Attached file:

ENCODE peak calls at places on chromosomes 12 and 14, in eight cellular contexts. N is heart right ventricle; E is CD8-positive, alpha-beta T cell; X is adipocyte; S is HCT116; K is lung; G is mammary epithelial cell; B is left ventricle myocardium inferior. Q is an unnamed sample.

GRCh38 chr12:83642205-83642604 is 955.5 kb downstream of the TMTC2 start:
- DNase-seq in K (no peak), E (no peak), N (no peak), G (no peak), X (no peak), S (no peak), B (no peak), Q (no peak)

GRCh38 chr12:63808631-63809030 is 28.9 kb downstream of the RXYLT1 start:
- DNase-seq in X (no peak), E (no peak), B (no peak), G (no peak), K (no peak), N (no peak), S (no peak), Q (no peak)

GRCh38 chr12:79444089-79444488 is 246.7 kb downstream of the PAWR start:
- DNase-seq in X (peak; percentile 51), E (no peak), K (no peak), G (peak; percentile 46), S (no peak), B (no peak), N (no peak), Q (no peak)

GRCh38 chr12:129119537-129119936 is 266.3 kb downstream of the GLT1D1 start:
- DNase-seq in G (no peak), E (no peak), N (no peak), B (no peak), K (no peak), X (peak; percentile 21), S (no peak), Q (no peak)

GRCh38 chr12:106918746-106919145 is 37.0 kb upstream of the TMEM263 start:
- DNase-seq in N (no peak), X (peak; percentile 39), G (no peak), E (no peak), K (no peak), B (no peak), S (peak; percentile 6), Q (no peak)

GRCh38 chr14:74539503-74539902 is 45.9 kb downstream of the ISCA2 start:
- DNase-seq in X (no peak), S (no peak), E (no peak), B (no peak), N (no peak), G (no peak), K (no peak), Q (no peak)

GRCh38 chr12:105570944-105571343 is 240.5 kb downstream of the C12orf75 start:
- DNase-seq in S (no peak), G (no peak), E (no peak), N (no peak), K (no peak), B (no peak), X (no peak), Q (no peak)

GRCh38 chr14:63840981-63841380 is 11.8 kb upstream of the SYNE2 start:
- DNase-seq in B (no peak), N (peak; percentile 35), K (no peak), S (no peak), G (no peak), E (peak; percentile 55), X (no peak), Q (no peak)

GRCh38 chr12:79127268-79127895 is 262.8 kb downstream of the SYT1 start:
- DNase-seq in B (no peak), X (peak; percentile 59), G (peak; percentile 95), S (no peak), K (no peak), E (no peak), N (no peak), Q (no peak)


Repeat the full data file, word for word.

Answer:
ENCODE peak calls at places on chromosomes 12 and 14, in eight cellular contexts. N is heart right ventricle; E is CD8-positive, alpha-beta T cell; X is adipocyte; S is HCT116; K is lung; G is mammary epithelial cell; B is left ventricle myocardium inferior. Q is an unnamed sample.

GRCh38 chr12:83642205-83642604 is 955.5 kb downstream of the TMTC2 start:
- DNase-seq in K (no peak), E (no peak), N (no peak), G (no peak), X (no peak), S (no peak), B (no peak), Q (no peak)

GRCh38 chr12:63808631-63809030 is 28.9 kb downstream of the RXYLT1 start:
- DNase-seq in X (no peak), E (no peak), B (no peak), G (no peak), K (no peak), N (no peak), S (no peak), Q (no peak)

GRCh38 chr12:79444089-79444488 is 246.7 kb downstream of the PAWR start:
- DNase-seq in X (peak; percentile 51), E (no peak), K (no peak), G (peak; percentile 46), S (no peak), B (no peak), N (no peak), Q (no peak)

GRCh38 chr12:129119537-129119936 is 266.3 kb downstream of the GLT1D1 start:
- DNase-seq in G (no peak), E (no peak), N (no peak), B (no peak), K (no peak), X (peak; percentile 21), S (no peak), Q (no peak)

GRCh38 chr12:106918746-106919145 is 37.0 kb upstream of the TMEM263 start:
- DNase-seq in N (no peak), X (peak; percentile 39), G (no peak), E (no peak), K (no peak), B (no peak), S (peak; percentile 6), Q (no peak)

GRCh38 chr14:74539503-74539902 is 45.9 kb downstream of the ISCA2 start:
- DNase-seq in X (no peak), S (no peak), E (no peak), B (no peak), N (no peak), G (no peak), K (no peak), Q (no peak)

GRCh38 chr12:105570944-105571343 is 240.5 kb downstream of the C12orf75 start:
- DNase-seq in S (no peak), G (no peak), E (no peak), N (no peak), K (no peak), B (no peak), X (no peak), Q (no peak)

GRCh38 chr14:63840981-63841380 is 11.8 kb upstream of the SYNE2 start:
- DNase-seq in B (no peak), N (peak; percentile 35), K (no peak), S (no peak), G (no peak), E (peak; percentile 55), X (no peak), Q (no peak)

GRCh38 chr12:79127268-79127895 is 262.8 kb downstream of the SYT1 start:
- DNase-seq in B (no peak), X (peak; percentile 59), G (peak; percentile 95), S (no peak), K (no peak), E (no peak), N (no peak), Q (no peak)